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Solving the advice experience gap

Dec 2022

In this article, Matthew Esler, Co-Founder of Padua Solutions, delves into the decline in adviser numbers, the gap in experience that’s been created as a result, and the shining light at the end of a very short tunnel.

The decline in adviser numbers

The exodus of financial advisers from the financial advice industry in Australia has been unprecedented. According to WealthData, adviser numbers grew to 24,866 by the end of 2016, 25,036 by 2017 and 27,929 by 2018. However, from the end of 2018 onwards, there was a steady decline in adviser numbers - 23,493 by end of 2019 (-15.88%); 20,627 by 2020 (-12.20%); and 17,169 by 2021 (-16.76%). Since the end of 2018 financial adviser numbers have fallen -43% from 27,929 to 15,908 as at 6th October 2022.

Adviser Numbers – End of calendar year (and Today)

Source: WealthData

There has been considerable conjecture across the industry around what level the decline in adviser numbers will bottom out as well as when it will occur. We believe that we have arrived at that number now – for two key reasons: Financial adviser exam extension period has ended; andGrowth in provisional and new financial advisers entering the industry is significant.

The Financial Sector Reform Amendment (Hayne Royal Commission Response - Better Advice) Regulations 2021 provided a 9-month extension for existing providers who sat the exam at least twice before 1 January 2022. This ended as of 1st October 2022 which means that if you were providing advice under the extension and have not passed the exam by now, you would have now lost your relevant provider status.

The growth in new & provisional advisers

The steady decline has masked the recent growth in provisional and new advisers – which have been very positive. The chart below highlights the quarterly growth of new and provisional advisers joining the industry over the past three years. There was very little development in 2019 and 2020 but we’ve seen considerable progression in 2021 and 2022 with an average growth of eighty (80) new advisers and provisional advisers combined per quarter for the past six (6) quarters. In the most recent quarter alone (Q3 2022), there were 143 new advisers and provisional advisers joining the industry.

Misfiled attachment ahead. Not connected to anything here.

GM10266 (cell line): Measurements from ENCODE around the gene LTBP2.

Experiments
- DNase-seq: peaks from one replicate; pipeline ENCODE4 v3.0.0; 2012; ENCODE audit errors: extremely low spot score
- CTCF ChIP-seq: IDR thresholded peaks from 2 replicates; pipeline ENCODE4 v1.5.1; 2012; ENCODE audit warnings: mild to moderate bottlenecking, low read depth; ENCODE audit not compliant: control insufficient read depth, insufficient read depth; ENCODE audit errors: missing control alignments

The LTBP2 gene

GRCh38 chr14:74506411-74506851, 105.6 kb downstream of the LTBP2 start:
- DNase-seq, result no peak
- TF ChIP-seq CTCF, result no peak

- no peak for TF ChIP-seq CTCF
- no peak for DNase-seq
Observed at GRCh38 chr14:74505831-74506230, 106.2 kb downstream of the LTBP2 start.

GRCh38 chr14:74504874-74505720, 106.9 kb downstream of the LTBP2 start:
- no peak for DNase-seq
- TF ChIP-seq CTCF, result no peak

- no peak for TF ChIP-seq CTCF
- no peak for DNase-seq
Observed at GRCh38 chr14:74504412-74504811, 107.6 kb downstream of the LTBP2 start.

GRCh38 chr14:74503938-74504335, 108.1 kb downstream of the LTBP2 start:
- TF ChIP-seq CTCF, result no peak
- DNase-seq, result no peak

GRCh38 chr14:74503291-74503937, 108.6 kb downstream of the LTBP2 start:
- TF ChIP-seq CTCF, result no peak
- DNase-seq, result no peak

Total provisional & new advisers & combined growth in last 3 years

The key to solving the advice experience gap

With so much experience having left the advice industry, combined with so many inexperienced advisers recently joining it, our focus now shifts to how we solve the advice experience gap. In the recently released QAR Consultation Paper, Michelle Levy and team state that a “better way to regulate the provision of advice is to start precisely where the current regime does not - with the content of the advice. Consumers want good advice – not documents and processes. And advice can be more easily measured and assessed than conduct.” Content will be the key moving forward… as well as advice data (but more on that later).

At Padua, we have built our business around advice. Padua’s co-founders are former heads of technical services. Advisers would phone our respective hotlines, seeking technical input for a particular client. Inevitably the discussion would lead to the client’s demographics – marital status, age, income, assets etc. Once the client’s demographics are ascertained you can determine eligibility (this is where the legislation and regulations come into it). Once you know eligibility you can calculate the maximum beneficial outcome of the strategy. Once this is calculated you need to determine the cost of the advice. Benefit minus Cost = Value of advice.

In order to provide high quality technical strategy at scale to existing advisers as well as the thousands set to join the industry in the next few years, we created a digital link between the client demographics (captured in our Discover fact find) and legislative parameters through our adviser recommendation platform, Recommend. This platform contains five hundred and seventy-eight (578) technical strategies covering all advice types – investment, insurance, super, retirement, debt management, budgeting and cashflow, aged care, estate planning etc. It acts like a “virtual technical manager” linking each strategy’s eligibility parameters to the client’s demographics. Can you imagine having a system like that when you first entered the advice industry?

So, before you go feeling sorry for these young new advisers in their professional year cast your mind back to the countless calls you made to technical services over the years. Those technical managers couldn’t tell you every technical strategy for which your client is eligible! This technology provides new advisers in their PY the same technical capability as an experienced planner with 20 years’ experience – therefore solving the advice experience gap. Padua will be releasing its new virtual technical manager within Recommend in the new year. It will surely be a happy 2023 to every financial adviser in Australia.

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